Laura Brady, Stephanie Fryberg, Hazel Rose Markus, Camilla Griffiths, Jenny Yang & Perla Rodriguez
The coronavirus pandemic has allowed a long-standing educational myth to take on new force.
Educators often claim that their efforts to serve some groups of children, primarily Black, Latino, and Native American, are hindered by things their families fail to do—things like supervise homework, comply with school requests, and communicate with teachers. During pandemic-initiated distance learning, these family contributions may be even more important than during normal classroom learning and even less possible, given that COVID-19 has hit families in these groups particularly hard. Concerned for their students, many educators fear that the pandemic will exacerbate the “family-disengagement problem.”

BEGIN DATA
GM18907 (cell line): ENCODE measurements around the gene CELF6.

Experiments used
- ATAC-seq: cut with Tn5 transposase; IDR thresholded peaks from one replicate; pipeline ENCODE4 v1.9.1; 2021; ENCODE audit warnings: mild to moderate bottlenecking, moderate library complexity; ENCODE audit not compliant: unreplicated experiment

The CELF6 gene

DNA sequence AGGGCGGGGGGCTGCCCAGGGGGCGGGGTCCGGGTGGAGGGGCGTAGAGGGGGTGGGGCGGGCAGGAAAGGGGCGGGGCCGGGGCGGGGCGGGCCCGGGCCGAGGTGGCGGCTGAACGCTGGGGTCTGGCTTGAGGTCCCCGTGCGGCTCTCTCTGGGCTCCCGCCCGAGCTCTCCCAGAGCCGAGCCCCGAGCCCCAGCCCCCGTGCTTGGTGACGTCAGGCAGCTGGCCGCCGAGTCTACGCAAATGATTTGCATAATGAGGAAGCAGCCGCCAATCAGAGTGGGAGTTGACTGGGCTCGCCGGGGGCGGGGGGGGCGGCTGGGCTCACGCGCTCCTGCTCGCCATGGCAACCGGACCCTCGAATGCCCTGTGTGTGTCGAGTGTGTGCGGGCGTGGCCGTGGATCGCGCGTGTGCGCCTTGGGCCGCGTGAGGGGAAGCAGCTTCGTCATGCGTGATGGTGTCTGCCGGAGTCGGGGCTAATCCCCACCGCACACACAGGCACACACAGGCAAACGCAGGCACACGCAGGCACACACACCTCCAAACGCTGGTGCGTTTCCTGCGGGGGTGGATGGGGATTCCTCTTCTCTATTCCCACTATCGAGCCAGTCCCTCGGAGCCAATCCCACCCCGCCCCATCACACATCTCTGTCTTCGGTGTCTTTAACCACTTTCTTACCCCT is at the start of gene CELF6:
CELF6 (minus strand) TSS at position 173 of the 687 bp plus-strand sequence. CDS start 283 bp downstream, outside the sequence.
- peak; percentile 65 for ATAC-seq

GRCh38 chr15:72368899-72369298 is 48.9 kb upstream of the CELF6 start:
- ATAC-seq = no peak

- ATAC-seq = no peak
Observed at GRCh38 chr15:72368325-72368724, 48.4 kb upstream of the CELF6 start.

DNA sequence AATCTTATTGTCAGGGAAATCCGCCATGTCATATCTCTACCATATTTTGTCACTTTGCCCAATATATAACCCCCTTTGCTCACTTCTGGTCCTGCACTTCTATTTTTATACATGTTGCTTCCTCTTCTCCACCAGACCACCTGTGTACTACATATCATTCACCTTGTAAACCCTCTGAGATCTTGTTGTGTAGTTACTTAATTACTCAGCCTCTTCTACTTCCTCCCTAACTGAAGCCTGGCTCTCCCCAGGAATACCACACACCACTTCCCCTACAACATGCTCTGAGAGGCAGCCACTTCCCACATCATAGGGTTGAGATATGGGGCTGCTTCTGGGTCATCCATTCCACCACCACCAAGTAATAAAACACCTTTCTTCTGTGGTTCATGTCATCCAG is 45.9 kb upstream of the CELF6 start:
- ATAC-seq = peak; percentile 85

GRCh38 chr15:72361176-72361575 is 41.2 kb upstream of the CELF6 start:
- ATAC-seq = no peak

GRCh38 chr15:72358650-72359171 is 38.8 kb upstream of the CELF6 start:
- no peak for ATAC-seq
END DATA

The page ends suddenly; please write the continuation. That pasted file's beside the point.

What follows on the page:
We take a different view. Family disengagement is not inevitable during the pandemic or at other times. Our team of researchers and practitioners working toward school improvement in the Forest Grove, Ore., district believes that families of every background are ready to partner with schools when schools speak the right cultural language.